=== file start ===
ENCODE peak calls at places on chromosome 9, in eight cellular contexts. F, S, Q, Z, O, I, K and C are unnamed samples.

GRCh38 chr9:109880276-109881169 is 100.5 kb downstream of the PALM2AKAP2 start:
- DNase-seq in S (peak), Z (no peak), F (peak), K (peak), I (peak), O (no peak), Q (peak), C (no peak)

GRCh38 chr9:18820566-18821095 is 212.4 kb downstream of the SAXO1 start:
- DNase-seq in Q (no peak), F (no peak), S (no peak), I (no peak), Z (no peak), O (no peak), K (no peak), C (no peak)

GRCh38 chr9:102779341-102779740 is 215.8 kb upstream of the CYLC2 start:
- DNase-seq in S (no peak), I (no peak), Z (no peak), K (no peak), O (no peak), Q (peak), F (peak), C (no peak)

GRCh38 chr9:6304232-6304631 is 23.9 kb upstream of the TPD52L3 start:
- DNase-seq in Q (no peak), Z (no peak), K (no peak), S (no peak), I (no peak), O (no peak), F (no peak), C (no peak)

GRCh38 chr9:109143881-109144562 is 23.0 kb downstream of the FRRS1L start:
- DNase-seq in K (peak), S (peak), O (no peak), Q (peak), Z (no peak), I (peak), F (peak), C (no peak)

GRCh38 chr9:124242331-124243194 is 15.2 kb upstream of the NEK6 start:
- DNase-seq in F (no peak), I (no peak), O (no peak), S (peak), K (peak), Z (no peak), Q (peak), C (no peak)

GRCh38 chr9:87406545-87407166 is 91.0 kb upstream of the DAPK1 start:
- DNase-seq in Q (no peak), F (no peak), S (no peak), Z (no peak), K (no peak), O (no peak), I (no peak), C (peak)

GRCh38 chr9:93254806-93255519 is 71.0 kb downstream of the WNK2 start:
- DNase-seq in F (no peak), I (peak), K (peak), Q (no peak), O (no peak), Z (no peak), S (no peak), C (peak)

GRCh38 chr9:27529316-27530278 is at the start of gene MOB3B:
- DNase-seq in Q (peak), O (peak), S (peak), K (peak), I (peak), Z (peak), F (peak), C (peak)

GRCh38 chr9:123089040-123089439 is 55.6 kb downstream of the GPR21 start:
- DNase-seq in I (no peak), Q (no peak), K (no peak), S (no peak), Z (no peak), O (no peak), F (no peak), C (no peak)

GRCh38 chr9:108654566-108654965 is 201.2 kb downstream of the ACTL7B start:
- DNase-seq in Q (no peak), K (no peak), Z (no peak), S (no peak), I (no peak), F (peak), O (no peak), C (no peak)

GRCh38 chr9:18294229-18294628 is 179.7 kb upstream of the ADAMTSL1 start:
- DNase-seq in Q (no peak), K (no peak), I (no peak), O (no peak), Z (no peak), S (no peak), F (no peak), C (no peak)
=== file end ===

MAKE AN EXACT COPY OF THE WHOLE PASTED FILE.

ENCODE peak calls at places on chromosome 9, in eight cellular contexts. F, S, Q, Z, O, I, K and C are unnamed samples.

GRCh38 chr9:109880276-109881169 is 100.5 kb downstream of the PALM2AKAP2 start:
- DNase-seq in S (peak), Z (no peak), F (peak), K (peak), I (peak), O (no peak), Q (peak), C (no peak)

GRCh38 chr9:18820566-18821095 is 212.4 kb downstream of the SAXO1 start:
- DNase-seq in Q (no peak), F (no peak), S (no peak), I (no peak), Z (no peak), O (no peak), K (no peak), C (no peak)

GRCh38 chr9:102779341-102779740 is 215.8 kb upstream of the CYLC2 start:
- DNase-seq in S (no peak), I (no peak), Z (no peak), K (no peak), O (no peak), Q (peak), F (peak), C (no peak)

GRCh38 chr9:6304232-6304631 is 23.9 kb upstream of the TPD52L3 start:
- DNase-seq in Q (no peak), Z (no peak), K (no peak), S (no peak), I (no peak), O (no peak), F (no peak), C (no peak)

GRCh38 chr9:109143881-109144562 is 23.0 kb downstream of the FRRS1L start:
- DNase-seq in K (peak), S (peak), O (no peak), Q (peak), Z (no peak), I (peak), F (peak), C (no peak)

GRCh38 chr9:124242331-124243194 is 15.2 kb upstream of the NEK6 start:
- DNase-seq in F (no peak), I (no peak), O (no peak), S (peak), K (peak), Z (no peak), Q (peak), C (no peak)

GRCh38 chr9:87406545-87407166 is 91.0 kb upstream of the DAPK1 start:
- DNase-seq in Q (no peak), F (no peak), S (no peak), Z (no peak), K (no peak), O (no peak), I (no peak), C (peak)

GRCh38 chr9:93254806-93255519 is 71.0 kb downstream of the WNK2 start:
- DNase-seq in F (no peak), I (peak), K (peak), Q (no peak), O (no peak), Z (no peak), S (no peak), C (peak)

GRCh38 chr9:27529316-27530278 is at the start of gene MOB3B:
- DNase-seq in Q (peak), O (peak), S (peak), K (peak), I (peak), Z (peak), F (peak), C (peak)

GRCh38 chr9:123089040-123089439 is 55.6 kb downstream of the GPR21 start:
- DNase-seq in I (no peak), Q (no peak), K (no peak), S (no peak), Z (no peak), O (no peak), F (no peak), C (no peak)

GRCh38 chr9:108654566-108654965 is 201.2 kb downstream of the ACTL7B start:
- DNase-seq in Q (no peak), K (no peak), Z (no peak), S (no peak), I (no peak), F (peak), O (no peak), C (no peak)

GRCh38 chr9:18294229-18294628 is 179.7 kb upstream of the ADAMTSL1 start:
- DNase-seq in Q (no peak), K (no peak), I (no peak), O (no peak), Z (no peak), S (no peak), F (no peak), C (no peak)